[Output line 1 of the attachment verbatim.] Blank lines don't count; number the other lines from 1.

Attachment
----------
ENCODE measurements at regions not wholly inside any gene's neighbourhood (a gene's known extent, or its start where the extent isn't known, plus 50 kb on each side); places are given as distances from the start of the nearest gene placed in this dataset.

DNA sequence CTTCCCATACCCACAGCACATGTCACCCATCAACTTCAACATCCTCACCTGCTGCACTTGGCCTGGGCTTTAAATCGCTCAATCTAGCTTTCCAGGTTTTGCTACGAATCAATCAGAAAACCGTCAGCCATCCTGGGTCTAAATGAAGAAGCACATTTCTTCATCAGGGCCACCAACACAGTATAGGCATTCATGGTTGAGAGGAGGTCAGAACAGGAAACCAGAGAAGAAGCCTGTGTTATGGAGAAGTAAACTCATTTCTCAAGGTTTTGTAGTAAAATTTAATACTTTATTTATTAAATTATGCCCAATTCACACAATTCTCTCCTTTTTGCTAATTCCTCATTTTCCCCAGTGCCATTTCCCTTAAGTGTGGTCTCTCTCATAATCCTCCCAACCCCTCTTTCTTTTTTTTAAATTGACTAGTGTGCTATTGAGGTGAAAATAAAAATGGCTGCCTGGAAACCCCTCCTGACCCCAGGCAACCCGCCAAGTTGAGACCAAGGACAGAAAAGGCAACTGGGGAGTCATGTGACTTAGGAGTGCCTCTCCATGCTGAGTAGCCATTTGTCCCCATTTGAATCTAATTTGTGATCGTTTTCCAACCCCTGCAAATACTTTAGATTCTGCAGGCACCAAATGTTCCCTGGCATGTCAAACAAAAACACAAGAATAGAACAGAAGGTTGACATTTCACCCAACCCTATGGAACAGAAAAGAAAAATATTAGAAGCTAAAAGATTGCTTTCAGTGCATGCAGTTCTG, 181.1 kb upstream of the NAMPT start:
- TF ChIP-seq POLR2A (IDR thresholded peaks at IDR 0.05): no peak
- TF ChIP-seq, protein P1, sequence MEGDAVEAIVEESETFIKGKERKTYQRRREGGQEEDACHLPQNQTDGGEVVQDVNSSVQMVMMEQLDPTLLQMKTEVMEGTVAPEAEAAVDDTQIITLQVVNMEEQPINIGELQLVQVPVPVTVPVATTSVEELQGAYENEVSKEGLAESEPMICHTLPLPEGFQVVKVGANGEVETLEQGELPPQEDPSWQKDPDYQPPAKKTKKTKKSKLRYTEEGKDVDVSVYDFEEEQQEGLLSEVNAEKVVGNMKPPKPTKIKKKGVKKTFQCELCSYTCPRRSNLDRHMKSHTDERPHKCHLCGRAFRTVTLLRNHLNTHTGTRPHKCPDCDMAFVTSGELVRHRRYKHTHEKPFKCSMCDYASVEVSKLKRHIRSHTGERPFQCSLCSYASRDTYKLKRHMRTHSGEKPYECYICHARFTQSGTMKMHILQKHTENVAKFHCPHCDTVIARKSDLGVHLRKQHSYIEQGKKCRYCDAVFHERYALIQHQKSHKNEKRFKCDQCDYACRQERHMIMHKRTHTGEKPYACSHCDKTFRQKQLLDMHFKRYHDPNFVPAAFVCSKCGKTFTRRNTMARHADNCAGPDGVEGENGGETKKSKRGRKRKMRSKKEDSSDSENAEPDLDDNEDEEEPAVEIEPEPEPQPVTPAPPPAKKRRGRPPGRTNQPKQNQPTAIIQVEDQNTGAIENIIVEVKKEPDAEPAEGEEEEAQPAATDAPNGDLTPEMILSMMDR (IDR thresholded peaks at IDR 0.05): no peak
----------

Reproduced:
ENCODE measurements at regions not wholly inside any gene's neighbourhood (a gene's known extent, or its start where the extent isn't known, plus 50 kb on each side); places are given as distances from the start of the nearest gene placed in this dataset.